Marvel & Comics

Warner reviews its copy on the 45-day span between a film’s release in theaters and on HBO Max

Concrete demonstration, after the cancellations of films and the savings of hundreds of millions of dollars, of Warner Bros Discovery’s desire to change strategy under the impetus of its new master on board, David Zaslav. While his predecessor, Jaon Kilar, thought the streaming was the future for the studio, the new boss has far more times in film. Also, the policy applied by Warner to put films on the HBO Max platform 45 days after the cinema release, in the United States, will no longer be applied systematically.

A desire to reduce platform-waiting?

It’s from TheWrap, in contact with a spokesperson for Warner Bros. Disocvery, let us hear the news: the next Warner films will therefore no longer have this obligation to be put on the HBO Max platform only a month and a half (45 days) after their arrival in the cinema. A way to clearly mark the break with the strategy attributed to Jason Kilarwhich had even drawn the wrath of the Hollywood community by opting for a simultaneous release of the Warner films of 2021 both in theaters and on their platform (which resulted in major failures at the box office, particularly for The Suicide Squad).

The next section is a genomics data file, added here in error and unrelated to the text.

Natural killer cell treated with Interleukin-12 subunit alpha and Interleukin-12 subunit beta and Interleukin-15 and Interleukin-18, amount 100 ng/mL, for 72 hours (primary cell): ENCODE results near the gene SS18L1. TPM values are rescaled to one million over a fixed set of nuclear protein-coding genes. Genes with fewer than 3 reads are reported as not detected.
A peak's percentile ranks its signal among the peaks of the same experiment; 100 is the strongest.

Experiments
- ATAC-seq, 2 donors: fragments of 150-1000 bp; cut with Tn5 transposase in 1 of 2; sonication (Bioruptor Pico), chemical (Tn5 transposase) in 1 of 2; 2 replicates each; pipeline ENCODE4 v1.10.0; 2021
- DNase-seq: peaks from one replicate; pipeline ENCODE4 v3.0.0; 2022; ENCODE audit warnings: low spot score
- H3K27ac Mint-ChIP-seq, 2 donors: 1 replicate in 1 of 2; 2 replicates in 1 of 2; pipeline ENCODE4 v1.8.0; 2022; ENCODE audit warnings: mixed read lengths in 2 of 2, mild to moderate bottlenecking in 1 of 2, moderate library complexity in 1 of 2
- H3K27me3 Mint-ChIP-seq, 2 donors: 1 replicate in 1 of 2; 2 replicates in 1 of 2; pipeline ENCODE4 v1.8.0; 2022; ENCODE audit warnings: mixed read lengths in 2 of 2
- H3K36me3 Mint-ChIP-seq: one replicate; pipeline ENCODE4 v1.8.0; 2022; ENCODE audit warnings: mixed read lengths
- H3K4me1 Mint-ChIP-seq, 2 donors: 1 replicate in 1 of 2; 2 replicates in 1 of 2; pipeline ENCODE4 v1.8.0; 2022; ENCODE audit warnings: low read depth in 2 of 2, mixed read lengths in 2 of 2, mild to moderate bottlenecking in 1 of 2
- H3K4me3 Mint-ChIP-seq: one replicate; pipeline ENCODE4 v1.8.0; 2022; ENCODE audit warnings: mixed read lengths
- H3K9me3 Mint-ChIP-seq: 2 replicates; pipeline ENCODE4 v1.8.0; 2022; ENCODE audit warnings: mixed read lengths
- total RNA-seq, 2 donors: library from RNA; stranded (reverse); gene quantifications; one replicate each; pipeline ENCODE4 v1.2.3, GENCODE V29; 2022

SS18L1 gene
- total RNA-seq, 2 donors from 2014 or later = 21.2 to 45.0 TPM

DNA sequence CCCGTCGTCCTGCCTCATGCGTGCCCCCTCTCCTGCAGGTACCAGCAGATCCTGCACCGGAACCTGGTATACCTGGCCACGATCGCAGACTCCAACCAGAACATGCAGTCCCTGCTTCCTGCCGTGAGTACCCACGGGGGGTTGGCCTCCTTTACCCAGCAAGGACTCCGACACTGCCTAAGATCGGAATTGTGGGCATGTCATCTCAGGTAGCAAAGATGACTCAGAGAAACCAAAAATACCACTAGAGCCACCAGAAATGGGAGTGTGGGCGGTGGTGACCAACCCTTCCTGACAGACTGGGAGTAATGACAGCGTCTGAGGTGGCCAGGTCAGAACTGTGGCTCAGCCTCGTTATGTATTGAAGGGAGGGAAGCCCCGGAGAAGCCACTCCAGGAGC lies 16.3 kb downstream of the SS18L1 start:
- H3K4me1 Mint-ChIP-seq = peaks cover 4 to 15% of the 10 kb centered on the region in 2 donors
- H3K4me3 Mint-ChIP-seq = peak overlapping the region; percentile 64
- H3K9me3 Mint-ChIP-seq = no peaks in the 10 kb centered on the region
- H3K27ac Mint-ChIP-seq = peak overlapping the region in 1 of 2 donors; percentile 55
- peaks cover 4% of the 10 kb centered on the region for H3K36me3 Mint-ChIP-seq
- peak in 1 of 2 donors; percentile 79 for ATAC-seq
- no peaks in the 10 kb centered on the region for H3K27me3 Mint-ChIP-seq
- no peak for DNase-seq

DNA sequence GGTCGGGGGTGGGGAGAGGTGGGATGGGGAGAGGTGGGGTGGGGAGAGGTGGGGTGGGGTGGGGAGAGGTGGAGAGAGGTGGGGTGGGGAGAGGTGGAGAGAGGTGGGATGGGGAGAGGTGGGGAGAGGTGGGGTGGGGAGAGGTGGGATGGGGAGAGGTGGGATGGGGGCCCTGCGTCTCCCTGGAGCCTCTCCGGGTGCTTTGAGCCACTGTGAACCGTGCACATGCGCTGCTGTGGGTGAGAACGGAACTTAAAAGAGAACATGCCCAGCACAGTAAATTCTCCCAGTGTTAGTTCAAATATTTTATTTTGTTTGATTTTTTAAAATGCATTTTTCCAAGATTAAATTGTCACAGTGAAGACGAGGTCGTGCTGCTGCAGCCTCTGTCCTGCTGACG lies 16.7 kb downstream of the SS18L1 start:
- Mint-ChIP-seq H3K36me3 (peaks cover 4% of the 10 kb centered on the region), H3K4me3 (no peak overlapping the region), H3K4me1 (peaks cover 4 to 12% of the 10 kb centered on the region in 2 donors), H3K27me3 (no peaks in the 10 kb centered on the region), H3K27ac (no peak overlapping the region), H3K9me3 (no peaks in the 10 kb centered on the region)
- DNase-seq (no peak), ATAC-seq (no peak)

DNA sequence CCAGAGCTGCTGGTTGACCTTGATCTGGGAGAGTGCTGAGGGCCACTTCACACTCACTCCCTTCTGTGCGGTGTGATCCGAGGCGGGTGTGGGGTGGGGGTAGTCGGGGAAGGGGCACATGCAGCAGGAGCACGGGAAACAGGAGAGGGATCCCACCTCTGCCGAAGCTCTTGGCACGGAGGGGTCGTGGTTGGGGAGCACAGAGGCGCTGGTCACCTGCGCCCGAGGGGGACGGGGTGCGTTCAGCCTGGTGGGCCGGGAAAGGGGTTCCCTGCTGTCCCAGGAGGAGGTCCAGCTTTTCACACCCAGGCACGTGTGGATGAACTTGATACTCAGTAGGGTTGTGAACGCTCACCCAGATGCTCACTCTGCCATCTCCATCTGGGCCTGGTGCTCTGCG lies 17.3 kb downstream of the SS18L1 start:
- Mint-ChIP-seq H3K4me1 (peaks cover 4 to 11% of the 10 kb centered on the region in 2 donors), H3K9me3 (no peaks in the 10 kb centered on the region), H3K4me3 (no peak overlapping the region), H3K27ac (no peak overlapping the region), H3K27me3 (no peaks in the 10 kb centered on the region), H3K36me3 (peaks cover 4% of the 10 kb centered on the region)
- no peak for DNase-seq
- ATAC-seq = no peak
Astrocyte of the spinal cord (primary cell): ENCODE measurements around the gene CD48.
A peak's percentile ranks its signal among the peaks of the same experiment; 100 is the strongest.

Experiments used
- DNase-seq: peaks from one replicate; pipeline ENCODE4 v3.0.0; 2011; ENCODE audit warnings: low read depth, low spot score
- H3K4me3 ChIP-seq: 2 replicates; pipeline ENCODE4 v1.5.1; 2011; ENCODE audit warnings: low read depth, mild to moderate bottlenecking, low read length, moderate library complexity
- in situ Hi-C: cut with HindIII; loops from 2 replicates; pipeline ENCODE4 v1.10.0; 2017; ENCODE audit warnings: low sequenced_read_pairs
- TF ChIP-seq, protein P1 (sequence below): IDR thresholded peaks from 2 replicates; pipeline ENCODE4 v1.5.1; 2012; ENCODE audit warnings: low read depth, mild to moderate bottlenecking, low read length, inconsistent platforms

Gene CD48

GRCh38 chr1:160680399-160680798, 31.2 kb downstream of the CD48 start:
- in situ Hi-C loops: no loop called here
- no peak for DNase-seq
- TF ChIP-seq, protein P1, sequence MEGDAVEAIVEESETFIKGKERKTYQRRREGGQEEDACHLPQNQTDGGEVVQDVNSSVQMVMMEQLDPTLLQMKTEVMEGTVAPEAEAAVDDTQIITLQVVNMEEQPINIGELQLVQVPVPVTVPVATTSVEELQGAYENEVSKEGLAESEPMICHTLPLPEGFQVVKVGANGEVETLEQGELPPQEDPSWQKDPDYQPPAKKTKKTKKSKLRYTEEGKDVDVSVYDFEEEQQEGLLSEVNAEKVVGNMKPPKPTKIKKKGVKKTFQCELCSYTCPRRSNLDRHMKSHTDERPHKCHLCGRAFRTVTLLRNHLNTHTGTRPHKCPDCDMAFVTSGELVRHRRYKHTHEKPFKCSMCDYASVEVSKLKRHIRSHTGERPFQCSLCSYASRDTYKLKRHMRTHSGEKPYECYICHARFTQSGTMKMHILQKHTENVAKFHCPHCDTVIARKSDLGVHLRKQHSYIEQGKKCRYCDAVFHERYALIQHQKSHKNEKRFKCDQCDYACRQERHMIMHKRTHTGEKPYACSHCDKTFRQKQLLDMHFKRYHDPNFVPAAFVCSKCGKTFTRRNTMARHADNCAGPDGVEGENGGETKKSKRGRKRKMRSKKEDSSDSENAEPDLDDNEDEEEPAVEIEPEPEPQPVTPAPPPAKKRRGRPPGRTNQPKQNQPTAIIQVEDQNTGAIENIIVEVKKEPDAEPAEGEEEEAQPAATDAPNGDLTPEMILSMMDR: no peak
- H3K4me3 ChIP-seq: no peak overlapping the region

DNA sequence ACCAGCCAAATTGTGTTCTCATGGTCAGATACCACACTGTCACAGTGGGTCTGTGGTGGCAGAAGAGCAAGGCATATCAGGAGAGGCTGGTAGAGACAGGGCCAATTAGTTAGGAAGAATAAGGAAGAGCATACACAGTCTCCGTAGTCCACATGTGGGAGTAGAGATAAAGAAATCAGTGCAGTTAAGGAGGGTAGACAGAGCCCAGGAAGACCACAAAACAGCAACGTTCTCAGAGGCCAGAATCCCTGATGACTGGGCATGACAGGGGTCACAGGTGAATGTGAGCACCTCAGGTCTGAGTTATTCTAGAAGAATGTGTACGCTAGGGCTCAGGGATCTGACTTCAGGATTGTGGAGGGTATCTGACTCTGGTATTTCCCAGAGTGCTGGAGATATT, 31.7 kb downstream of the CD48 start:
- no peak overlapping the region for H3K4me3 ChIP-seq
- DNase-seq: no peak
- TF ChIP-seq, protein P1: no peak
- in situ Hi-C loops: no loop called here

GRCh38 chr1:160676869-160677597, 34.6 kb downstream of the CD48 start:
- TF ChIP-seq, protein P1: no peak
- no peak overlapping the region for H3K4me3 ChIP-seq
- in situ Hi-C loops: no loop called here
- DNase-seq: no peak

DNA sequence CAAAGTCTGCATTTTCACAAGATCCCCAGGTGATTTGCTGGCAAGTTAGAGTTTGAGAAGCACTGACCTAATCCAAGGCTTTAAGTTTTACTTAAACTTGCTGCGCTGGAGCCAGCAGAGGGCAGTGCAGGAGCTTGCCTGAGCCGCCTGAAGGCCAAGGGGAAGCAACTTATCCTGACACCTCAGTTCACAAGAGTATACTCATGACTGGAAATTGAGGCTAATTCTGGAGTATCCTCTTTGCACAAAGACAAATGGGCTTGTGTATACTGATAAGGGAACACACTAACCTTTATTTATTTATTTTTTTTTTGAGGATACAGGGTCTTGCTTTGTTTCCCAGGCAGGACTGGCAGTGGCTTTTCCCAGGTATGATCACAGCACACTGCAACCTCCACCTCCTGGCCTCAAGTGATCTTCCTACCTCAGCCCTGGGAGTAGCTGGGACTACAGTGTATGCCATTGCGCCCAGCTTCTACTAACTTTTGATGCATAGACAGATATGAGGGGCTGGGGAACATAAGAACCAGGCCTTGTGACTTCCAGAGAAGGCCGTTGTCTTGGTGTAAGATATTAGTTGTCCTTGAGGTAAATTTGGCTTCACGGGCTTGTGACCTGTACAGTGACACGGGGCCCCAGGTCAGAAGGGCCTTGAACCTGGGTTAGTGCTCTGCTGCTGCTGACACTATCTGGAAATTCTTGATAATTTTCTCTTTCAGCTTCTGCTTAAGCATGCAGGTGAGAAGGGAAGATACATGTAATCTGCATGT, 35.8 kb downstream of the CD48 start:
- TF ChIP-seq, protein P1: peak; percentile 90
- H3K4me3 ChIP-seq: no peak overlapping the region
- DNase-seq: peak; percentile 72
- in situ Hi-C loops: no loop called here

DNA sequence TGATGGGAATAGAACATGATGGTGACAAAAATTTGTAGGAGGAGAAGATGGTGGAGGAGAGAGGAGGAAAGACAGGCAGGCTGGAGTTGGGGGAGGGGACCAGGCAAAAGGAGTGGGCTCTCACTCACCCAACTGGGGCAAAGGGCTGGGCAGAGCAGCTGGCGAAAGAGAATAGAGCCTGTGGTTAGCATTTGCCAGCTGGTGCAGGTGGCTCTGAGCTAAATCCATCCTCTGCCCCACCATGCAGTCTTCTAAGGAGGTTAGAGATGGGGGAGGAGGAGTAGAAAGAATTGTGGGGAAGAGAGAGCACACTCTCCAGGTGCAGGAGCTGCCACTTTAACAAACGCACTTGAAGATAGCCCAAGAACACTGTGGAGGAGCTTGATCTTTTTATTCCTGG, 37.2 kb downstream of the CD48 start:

According to the specialized media report, the general rule no longer applies, the length of the wait between a cinema release and on the future HBO Max/Discovery+ platform (whose name is not that, but which will result from the merger of these two existing platforms) will be reviewed on a case-by-case basis, based on Warner’s assessment of need and success of the films in question. In a public press release, Zaslav recalled all the existing distribution centers within the Warner Bros. entity. Discovery, which is not limited to cinemas and platforms, but takes into account a whole bunch of television channels, but also all the other existing platforms. If we obviously cannot imagine Warner offering its DC films on Disney +, there is no doubt that the new strategy will be interesting to follow, even if it means alienating the most impatient spectators (and pirates).

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Arno Kikoo


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